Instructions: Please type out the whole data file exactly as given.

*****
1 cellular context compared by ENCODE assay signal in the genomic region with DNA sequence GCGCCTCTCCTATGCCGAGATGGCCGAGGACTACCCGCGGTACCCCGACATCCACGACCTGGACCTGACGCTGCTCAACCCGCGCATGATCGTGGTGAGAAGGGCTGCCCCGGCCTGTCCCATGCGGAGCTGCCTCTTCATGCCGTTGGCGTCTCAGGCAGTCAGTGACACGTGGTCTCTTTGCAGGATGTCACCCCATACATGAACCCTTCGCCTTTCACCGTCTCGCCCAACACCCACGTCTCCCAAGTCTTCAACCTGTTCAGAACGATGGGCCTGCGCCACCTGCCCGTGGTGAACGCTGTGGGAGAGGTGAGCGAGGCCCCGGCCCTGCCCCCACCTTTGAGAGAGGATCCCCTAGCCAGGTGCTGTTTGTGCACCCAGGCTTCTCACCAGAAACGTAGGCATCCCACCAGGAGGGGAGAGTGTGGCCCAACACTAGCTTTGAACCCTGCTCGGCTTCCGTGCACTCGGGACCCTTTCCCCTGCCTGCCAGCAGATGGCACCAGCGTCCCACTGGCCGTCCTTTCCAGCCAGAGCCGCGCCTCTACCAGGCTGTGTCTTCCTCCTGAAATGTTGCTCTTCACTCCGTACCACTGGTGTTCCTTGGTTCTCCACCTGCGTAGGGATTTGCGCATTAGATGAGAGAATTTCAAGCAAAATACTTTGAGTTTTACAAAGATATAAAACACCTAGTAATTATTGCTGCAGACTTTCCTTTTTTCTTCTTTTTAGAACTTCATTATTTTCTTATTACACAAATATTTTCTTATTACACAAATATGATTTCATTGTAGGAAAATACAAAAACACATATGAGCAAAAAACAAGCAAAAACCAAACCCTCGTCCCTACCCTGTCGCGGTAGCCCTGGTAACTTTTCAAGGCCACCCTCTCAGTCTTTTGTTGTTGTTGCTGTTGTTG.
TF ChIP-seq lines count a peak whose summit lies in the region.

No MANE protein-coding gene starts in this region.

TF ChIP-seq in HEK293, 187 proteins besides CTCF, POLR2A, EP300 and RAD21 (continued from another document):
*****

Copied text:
1 cellular context compared by ENCODE assay signal in the genomic region with DNA sequence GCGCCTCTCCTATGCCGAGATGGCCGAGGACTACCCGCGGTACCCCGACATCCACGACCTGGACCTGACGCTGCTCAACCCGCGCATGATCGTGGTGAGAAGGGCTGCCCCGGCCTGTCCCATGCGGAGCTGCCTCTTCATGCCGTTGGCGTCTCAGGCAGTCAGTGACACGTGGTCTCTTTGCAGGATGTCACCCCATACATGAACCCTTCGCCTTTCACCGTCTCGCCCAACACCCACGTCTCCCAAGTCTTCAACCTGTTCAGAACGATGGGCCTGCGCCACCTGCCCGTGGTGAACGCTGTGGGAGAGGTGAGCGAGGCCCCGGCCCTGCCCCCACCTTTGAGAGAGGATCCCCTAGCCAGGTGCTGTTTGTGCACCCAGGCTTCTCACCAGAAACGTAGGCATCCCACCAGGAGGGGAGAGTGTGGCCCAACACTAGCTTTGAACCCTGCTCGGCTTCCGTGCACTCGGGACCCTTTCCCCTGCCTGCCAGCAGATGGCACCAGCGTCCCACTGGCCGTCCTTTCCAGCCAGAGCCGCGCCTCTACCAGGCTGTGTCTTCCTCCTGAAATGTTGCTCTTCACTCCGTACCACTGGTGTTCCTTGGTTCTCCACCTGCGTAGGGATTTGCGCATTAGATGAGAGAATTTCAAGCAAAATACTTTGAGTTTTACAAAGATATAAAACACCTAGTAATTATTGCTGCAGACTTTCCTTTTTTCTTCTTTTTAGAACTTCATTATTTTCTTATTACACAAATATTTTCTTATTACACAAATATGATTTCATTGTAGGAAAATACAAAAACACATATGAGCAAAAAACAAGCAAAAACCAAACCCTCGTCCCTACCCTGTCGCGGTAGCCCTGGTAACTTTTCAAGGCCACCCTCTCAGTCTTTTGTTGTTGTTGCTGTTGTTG.
TF ChIP-seq lines count a peak whose summit lies in the region.

No MANE protein-coding gene starts in this region.

TF ChIP-seq in HEK293, 187 proteins besides CTCF, POLR2A, EP300 and RAD21 (continued from another document):